[ ed-uh-fi-key-shuhn ]
See synonyms for edification on Thesaurus.com
  1. an act of edifying.

  2. the state of being edified; uplift.

  1. moral improvement or guidance.

Origin of edification

First recorded in 1350–1400; Middle English (from Anglo-French ), from Latin aedificātiōn-, stem of aedificātiō “act or process of building; a building”; in Late Latin also “spiritual improvement”; see origin at edify, -fication;see also aedicule,

word story For edification

The many millions of Catholics who have attended parochial school will confirm that there is for the good nuns no more potent a word than edification (and the verb it is derived from, edify ). In Latin, the noun aedificātiō (stem aedificātiōn- ) means merely “the act or process of erecting a building, the building itself, an edifice, a collection of buildings, a built-up area.” These “building” senses also existed in English, but they are now rare or obsolete.
In the Vulgate (the Latin version of the Bible, prepared chiefly by Saint Jerome at the end of the 4th century), aedificātiō acquired the sense “spiritual development, improvement of the soul.” The current English sense “mental or moral improvement; instruction” dates from the mid-17th century.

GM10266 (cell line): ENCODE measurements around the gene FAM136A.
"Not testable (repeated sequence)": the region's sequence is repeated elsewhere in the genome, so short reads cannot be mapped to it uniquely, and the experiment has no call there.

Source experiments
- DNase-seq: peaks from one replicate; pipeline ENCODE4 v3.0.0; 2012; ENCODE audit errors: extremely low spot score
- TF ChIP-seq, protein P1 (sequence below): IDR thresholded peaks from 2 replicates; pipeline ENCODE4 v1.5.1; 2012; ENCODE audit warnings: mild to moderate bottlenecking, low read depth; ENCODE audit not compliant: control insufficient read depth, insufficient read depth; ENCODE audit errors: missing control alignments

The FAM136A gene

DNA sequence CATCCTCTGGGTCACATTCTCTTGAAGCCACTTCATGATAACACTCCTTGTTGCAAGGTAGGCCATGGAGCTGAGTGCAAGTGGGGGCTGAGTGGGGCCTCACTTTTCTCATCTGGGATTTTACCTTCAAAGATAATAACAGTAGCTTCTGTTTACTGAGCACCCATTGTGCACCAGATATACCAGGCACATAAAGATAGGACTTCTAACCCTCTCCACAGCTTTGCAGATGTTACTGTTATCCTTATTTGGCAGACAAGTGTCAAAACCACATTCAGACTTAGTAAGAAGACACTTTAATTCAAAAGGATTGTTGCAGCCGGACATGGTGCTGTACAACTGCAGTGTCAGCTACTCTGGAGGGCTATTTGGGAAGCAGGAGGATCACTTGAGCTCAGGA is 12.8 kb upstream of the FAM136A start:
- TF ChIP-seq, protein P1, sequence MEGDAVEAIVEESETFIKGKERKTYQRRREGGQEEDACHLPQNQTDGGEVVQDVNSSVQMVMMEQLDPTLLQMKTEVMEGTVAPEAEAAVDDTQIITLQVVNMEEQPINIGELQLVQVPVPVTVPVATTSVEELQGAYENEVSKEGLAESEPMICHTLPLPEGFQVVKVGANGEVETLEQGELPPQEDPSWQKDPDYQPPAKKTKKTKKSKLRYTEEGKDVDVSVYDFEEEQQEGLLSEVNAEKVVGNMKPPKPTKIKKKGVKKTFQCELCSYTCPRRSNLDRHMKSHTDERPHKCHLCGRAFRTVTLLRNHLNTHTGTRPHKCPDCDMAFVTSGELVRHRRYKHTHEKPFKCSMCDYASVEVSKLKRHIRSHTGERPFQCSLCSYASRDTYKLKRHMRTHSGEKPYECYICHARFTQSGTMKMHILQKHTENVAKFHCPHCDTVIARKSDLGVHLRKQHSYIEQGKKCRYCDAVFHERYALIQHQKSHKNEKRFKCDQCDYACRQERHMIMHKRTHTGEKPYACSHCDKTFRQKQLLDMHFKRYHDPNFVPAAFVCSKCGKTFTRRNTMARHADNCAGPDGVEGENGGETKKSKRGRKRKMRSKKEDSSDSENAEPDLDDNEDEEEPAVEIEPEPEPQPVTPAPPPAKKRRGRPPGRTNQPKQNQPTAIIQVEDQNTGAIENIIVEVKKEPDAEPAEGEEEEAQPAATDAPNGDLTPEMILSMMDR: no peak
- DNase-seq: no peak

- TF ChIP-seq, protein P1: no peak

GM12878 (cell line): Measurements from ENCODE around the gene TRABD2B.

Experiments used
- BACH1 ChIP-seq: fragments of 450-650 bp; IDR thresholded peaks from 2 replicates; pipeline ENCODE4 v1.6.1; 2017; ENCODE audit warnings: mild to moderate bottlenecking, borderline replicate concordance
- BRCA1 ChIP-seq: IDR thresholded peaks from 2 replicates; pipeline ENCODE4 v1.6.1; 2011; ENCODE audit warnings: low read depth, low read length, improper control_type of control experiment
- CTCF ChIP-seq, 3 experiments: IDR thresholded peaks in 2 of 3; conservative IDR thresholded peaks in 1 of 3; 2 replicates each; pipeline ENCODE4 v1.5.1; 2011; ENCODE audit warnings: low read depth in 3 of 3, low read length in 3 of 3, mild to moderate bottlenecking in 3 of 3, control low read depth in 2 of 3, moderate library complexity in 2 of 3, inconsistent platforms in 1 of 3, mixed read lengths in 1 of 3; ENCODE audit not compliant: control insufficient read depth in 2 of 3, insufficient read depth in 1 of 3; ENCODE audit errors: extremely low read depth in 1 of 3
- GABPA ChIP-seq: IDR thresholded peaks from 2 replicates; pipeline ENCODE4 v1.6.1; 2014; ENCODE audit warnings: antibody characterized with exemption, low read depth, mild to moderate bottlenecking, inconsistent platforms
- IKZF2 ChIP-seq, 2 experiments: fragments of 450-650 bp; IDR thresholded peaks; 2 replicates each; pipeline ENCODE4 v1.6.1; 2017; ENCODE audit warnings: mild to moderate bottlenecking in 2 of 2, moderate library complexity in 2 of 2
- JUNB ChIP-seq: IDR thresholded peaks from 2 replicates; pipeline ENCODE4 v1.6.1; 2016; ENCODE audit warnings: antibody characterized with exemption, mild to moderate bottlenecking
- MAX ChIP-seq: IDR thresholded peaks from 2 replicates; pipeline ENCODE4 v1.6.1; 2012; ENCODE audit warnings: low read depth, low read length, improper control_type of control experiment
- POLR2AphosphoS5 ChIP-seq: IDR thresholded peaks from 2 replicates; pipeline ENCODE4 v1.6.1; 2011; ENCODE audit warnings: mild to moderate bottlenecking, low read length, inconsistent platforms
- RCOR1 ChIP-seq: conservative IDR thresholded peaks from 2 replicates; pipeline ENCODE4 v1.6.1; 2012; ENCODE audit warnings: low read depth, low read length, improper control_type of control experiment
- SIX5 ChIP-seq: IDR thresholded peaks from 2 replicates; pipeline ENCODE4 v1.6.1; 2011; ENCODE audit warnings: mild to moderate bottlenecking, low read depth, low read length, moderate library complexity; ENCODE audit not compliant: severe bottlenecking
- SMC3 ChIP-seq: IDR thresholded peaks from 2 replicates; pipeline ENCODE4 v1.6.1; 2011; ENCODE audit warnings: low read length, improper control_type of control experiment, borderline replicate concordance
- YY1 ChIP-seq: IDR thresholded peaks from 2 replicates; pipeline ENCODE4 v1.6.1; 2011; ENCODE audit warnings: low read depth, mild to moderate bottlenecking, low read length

Words Nearby edification

Dictionary.com Unabridged Based on the Random House Unabridged Dictionary, © Random House, Inc. 2024

How to use edification in a sentence

British Dictionary definitions for edification


/ (ˌɛdɪfɪˈkeɪʃən) /

  1. improvement, instruction, or enlightenment, esp when morally or spiritually uplifting

  2. the act of edifying or state of being edified

Derived forms of edification

  • edificatory, adjective

Collins English Dictionary - Complete & Unabridged 2012 Digital Edition © William Collins Sons & Co. Ltd. 1979, 1986 © HarperCollins Publishers 1998, 2000, 2003, 2005, 2006, 2007, 2009, 2012